The textile clusters of Haryana, located in and around Panipat, are in dire straits.
While the weakening of the rupee against the US dollar brought windfall gains for most big exporters, the medium and small-scale textile outfits in Panipat are juggling with increased input costs (increased cost of cotton and imported fibre) and lack of access to financial instruments.
Price rise of cotton in the past two weeks has made operations for the small and medium-scale players completely unviable.
Talking to Business Standard, Ramesh Verma, President of Panipat Handloom Exporters Association, said the sliding rupee made business cumbersome as the small players do not resort to financial instruments like hedging. He added that the exporters from Panipat sell their products across the United States, Europe, Canada, Australia and New Zealand. But the mode of payment of Indian rupee is in US dollar so the business has been effected.
The buyers negotiate their terms with the small suppliers and whatever margins are created due to falling rupee are eroded.
The rising cost of cotton came as a last straw in the camel's back. The prices of cotton and polyester increased by 15 per cent- 20 per cent in last few days. This has put the business out of gear.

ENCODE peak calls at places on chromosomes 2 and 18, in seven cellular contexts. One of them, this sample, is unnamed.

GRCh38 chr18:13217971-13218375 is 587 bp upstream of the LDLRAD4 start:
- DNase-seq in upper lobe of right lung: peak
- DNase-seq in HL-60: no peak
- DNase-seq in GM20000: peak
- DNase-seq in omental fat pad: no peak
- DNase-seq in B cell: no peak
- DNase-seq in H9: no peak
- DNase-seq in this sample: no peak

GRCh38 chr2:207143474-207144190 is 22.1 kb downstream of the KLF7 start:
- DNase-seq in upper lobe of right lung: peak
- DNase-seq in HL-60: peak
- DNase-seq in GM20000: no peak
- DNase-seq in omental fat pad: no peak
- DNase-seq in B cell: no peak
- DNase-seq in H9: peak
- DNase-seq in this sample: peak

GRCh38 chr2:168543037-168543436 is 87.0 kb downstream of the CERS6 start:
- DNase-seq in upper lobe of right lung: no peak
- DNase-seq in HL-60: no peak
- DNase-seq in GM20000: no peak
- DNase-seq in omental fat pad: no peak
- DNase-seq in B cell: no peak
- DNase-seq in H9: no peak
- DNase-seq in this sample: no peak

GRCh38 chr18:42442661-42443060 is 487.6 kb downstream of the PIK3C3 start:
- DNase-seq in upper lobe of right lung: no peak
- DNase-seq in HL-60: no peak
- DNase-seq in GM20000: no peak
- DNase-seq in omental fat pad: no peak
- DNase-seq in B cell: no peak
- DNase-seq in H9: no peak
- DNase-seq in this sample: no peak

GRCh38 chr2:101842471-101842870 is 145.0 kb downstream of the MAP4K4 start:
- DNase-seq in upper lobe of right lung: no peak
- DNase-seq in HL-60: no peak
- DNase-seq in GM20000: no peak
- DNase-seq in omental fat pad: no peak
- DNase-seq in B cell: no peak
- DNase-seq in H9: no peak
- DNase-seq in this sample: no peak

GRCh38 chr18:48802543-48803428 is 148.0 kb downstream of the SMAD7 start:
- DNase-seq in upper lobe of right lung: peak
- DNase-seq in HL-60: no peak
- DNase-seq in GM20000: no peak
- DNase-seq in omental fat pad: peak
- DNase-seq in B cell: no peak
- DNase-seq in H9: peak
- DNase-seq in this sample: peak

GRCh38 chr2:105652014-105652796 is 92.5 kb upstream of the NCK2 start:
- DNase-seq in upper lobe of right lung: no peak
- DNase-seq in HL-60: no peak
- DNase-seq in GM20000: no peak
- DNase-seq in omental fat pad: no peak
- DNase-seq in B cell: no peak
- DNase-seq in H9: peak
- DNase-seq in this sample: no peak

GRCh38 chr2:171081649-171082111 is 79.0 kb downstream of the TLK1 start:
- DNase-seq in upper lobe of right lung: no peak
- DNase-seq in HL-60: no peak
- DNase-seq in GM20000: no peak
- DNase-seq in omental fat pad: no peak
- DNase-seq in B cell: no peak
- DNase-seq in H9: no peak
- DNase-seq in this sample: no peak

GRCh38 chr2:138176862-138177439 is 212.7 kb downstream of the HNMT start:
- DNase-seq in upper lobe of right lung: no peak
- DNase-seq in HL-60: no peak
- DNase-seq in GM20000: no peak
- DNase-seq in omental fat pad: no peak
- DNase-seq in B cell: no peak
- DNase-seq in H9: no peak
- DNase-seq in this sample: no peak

The price of cotton, according to sources in the market, was hovering around Rs 39,000 per candy to Rs 40,000 per candy. This has now accentuated to Rs 41,000 per candy to Rs 42,000 per candy. This reflects an increase of about Rs 2000 per candy. The small players cannot maintain inventories of raw material so are badly hit.
The cotton price is likely to spiral further as the new crop will arrive in October. The demand for cotton is higher this year due to higher exports of cooton and demand by the garmenting sector.
According to Verma, there are clsoe to 5000 units engaged in textile business in Panipat and about 400 of them are into exports business.
The cluster exports rugs, mats, bed covers, furnishing and a host products made on power and handloom. There are approximately 50,000 handlooms in the town.
Panipat exports textiles worth Rs 4,000 crore and its contribution to the domestic market is about Rs 14,000 crore.
The lack of infastructure and erratic power supply has made the business uncompetitive. The high cost of captive power (Rs 10 per unit) has already put the entrepreneurs under stress, told another entrepreneur who did not wish to be quoted.
According to Verma, the Government should provide some support to the small players at such juncture by creating a special corpus.